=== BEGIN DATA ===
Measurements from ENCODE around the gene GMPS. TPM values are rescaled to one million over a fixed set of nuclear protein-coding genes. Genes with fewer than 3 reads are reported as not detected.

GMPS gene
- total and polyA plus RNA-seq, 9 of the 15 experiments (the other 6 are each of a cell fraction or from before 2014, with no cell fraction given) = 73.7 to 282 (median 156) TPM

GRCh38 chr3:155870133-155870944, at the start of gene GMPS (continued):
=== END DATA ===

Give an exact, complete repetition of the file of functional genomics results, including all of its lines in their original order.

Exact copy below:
Measurements from ENCODE around the gene GMPS. TPM values are rescaled to one million over a fixed set of nuclear protein-coding genes. Genes with fewer than 3 reads are reported as not detected.

GMPS gene
- total and polyA plus RNA-seq, 9 of the 15 experiments (the other 6 are each of a cell fraction or from before 2014, with no cell fraction given) = 73.7 to 282 (median 156) TPM

GRCh38 chr3:155870133-155870944, at the start of gene GMPS (continued):